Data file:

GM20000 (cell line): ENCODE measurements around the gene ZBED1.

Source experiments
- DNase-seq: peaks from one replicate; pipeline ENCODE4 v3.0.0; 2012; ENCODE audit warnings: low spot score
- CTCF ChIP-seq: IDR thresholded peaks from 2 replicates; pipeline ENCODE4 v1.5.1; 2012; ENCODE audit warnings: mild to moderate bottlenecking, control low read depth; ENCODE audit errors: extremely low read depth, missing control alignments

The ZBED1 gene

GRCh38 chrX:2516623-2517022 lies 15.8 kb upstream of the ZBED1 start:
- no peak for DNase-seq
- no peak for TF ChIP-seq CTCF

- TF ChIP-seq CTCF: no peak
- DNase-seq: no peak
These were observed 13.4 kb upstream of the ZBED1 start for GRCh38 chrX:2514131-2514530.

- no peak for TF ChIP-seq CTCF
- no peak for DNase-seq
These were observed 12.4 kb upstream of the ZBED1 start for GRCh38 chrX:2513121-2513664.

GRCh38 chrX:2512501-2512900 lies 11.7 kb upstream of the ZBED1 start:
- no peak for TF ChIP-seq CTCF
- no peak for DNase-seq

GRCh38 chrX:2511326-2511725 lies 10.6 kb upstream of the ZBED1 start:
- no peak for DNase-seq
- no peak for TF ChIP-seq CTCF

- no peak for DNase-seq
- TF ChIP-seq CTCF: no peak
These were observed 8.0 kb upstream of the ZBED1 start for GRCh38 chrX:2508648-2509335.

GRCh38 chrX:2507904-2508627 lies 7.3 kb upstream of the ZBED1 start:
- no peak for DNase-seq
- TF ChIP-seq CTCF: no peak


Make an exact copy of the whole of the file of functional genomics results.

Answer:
GM20000 (cell line): ENCODE measurements around the gene ZBED1.

Source experiments
- DNase-seq: peaks from one replicate; pipeline ENCODE4 v3.0.0; 2012; ENCODE audit warnings: low spot score
- CTCF ChIP-seq: IDR thresholded peaks from 2 replicates; pipeline ENCODE4 v1.5.1; 2012; ENCODE audit warnings: mild to moderate bottlenecking, control low read depth; ENCODE audit errors: extremely low read depth, missing control alignments

The ZBED1 gene

GRCh38 chrX:2516623-2517022 lies 15.8 kb upstream of the ZBED1 start:
- no peak for DNase-seq
- no peak for TF ChIP-seq CTCF

- TF ChIP-seq CTCF: no peak
- DNase-seq: no peak
These were observed 13.4 kb upstream of the ZBED1 start for GRCh38 chrX:2514131-2514530.

- no peak for TF ChIP-seq CTCF
- no peak for DNase-seq
These were observed 12.4 kb upstream of the ZBED1 start for GRCh38 chrX:2513121-2513664.

GRCh38 chrX:2512501-2512900 lies 11.7 kb upstream of the ZBED1 start:
- no peak for TF ChIP-seq CTCF
- no peak for DNase-seq

GRCh38 chrX:2511326-2511725 lies 10.6 kb upstream of the ZBED1 start:
- no peak for DNase-seq
- no peak for TF ChIP-seq CTCF

- no peak for DNase-seq
- TF ChIP-seq CTCF: no peak
These were observed 8.0 kb upstream of the ZBED1 start for GRCh38 chrX:2508648-2509335.

GRCh38 chrX:2507904-2508627 lies 7.3 kb upstream of the ZBED1 start:
- no peak for DNase-seq
- TF ChIP-seq CTCF: no peak